Fertilizer crisis on rice

BIZLINKS - Rey Gamboa - The Philippine Star

More than three years after the Rice Tariffication Law (RTL) was enacted, expected benefits remain contested, mainly on the promise that farmers’ incomes would improve with increased productivity. The last three years, however, have been abnormal, to say the least.

Almost a year after the law took effect, just as the Department of Agriculture (DA) was able to fine-tune its bureaucratic machinery to disbursing the year’s P10 billion allotment for the improvement of rice farming, the country went into a nationwide lockdown due to the pandemic.

It would take another year for the DA to adjust to the new normal — distributing rice farm machineries and equipment, bringing new improved seeds to farmer groups, and mobilizing field personnel to organize and train farmers and farmer groups in modern farm techniques.

This year, the Russian-Ukrainian war erupted, causing widespread dislocation in the distribution and pricing of imported fertilizers. At the same time, crude oil prices spiked to over $120 per barrel, aggravating the global economy’s attempts to pick up steam after the lockdowns.

Add to the last three years is the devastation wrought by typhoons, which have increased in number while becoming more severe. Many have hit rice-producing regions, causing widespread damage and a subsequent reduction in local rice harvests.

Now well into the law’s fourth year, the high price of fertilizers is the biggest problem, not just of rice farmers, but the whole of agriculture. More small farmers are scrimping on fertilizer use while the DA seems unable to find an immediate solution to this crisis.

Withdrawal effect

The effect of withdrawing fertilizer use on rice will be felt in the next harvest, and well into 2023 if farmers are not given the support they need. A host of options are available, e.g., price subsidies, bilateral agreements, etc., but they must be pursued with urgency.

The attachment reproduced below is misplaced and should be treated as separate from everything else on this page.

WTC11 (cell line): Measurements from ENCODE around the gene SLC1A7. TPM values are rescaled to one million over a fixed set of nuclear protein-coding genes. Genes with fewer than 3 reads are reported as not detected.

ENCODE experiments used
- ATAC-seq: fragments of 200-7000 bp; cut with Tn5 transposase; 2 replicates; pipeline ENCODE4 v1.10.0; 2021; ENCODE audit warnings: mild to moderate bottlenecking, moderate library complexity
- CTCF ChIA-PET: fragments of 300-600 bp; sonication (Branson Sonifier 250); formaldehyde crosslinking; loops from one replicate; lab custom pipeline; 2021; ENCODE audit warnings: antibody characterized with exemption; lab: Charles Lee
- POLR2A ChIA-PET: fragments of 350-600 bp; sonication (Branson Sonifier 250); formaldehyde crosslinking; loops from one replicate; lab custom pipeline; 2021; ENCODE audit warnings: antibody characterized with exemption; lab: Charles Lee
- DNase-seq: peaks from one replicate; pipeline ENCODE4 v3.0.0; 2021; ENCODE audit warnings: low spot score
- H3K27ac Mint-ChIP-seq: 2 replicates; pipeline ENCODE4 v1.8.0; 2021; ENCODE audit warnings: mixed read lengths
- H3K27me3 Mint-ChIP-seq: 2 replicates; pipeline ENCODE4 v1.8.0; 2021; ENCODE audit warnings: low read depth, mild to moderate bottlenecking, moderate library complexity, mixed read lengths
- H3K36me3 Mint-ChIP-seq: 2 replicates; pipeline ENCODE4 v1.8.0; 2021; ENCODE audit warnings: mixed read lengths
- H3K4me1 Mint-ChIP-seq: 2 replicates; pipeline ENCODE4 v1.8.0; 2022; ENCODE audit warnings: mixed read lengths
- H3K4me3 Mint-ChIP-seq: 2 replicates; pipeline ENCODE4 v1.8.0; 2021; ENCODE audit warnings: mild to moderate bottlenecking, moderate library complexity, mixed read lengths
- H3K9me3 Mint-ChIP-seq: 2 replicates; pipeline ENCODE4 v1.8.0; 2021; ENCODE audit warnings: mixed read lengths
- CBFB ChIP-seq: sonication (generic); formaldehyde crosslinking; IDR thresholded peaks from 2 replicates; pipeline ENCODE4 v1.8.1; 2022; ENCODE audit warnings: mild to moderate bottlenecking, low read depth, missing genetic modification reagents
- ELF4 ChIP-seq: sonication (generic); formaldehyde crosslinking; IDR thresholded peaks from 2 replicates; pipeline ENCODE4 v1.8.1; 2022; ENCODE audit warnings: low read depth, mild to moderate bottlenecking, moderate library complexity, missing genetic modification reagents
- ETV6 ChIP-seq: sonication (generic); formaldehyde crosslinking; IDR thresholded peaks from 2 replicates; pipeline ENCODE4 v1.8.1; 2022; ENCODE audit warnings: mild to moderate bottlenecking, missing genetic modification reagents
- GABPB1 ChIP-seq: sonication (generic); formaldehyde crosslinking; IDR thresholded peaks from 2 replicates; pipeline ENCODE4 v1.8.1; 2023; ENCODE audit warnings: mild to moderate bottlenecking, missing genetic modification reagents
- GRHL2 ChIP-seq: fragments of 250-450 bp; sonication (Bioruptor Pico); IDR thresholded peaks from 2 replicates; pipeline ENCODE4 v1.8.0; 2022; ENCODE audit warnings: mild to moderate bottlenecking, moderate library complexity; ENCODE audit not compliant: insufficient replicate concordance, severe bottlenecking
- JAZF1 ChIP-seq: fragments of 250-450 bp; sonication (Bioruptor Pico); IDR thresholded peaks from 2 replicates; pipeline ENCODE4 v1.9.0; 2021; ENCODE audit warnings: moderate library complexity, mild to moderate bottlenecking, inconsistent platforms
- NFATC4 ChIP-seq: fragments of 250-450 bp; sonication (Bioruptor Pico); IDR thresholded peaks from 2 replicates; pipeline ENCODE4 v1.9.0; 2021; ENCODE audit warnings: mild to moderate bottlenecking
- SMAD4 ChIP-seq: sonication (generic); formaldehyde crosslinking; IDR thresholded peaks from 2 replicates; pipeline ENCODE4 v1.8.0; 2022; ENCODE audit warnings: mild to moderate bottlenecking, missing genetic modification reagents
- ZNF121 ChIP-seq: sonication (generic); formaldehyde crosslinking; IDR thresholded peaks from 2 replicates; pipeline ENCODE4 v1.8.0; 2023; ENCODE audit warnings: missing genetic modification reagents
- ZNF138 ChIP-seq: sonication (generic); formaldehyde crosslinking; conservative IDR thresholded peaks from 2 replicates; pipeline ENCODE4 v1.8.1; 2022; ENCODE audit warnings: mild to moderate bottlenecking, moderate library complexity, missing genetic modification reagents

This year, rice production is already seen to be lower by one million metric tons from 2021, mainly based on numerous reports of rice farmers already reducing their fertilizer use because of lack of capital and the need to cut costs. Lending windows for fertilizer have no longer become an option.

Thus, higher import volumes for rice are seen, although there are concerns that these may not be enough to ensure that the buffer stock remains healthy. More than ever, the government needs to avoid supply shocks that could lead to abnormally high prices for consumers, just like what happened to sugar.

The export market for rice has become tight, with droughts in China and Pakistan, two of the world’s largest producers, as well as a withdrawal or reduction of export allocations by Thailand, Vietnam, and India in favor of their own needs.

The issue of rice security is gaining traction with other major rice consuming nations, all of which were likewise affected by rising fertilizer prices exacerbated by the high cost of fuel.